Daniel J. Caron Ph. D.
Librarian and Archivist of Canada
February 28, 2011
Members of the Committee,
Thank you for the opportunity to appear before you today. I am here in my capacity as Librarian and Archivist of Canada, to share with you my observations and comments about your study on open government. I am accompanied this afternoon by Mr. Jean-Stéphen Piché, the Assistant Deputy Minister responsible for our Acquisition Sector.
Library and Archives Canada combines the holdings, services and staff of the former National Library of Canada and the former National Archives of Canada. Our mandate, as defined in the Library and Archives of Canada Act is to preserve the documentary heritage of Canada, to be a source of enduring knowledge accessible to all, to facilitate co-operation among communities, and to serve as the continuing memory of the Government of Canada and its institutions.
The digital age instilled profound shifts in how societies access their documentary heritage, and open government is just one factor among many in this transformation. In particular, the increasing use of information technology by governments and citizens makes it possible to distribute information immediately and at a lower cost. This use of technology allows us to better understand how governments work. It increases the expectations of Canadians, both with respect to government accountability through increasing transparency, and with respect to civic participation in socio-economic debates.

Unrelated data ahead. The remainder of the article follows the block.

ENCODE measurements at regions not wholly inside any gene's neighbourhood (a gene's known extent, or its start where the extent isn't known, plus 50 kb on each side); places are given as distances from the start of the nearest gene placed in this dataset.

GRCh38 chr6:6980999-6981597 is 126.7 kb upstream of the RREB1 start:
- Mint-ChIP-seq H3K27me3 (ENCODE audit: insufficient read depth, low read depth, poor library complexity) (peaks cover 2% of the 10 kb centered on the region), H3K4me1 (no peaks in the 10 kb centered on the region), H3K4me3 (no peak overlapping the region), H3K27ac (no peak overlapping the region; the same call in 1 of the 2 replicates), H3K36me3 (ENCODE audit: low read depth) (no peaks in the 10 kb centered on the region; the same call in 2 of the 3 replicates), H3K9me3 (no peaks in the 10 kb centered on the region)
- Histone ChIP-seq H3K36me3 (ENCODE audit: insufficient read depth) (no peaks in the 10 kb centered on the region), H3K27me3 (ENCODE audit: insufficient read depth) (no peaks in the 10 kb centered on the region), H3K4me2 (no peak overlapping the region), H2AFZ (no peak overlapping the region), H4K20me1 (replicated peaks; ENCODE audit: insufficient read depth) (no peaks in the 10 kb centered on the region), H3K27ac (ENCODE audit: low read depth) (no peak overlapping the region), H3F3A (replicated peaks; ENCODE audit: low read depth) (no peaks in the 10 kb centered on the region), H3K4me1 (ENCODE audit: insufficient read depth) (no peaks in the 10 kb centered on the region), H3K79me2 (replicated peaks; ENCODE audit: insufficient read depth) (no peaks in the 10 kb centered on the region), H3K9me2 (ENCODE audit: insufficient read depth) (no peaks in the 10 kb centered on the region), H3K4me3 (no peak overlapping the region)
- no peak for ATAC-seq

I should point out that this important paradigm shift has not led to a change in the order of business for Library and Archives Canada, nor a change in our institution's reason for being. We are continuing to collect our country's documentary heritage in its varied forms and we are trying to make it as accessible as possible, within our legal, regulatory and administrative environment.
For Library and Archives Canada, as for all memory institutions, society's greater access to its documentary heritage raises multidimensional issues in view of the volume of collections, the diversity of the origin and nature of records, and the different vehicles by which we acquire them. These three different factors have ethics and legal repercussions on our ability to make documentary heritage accessible to Canadians.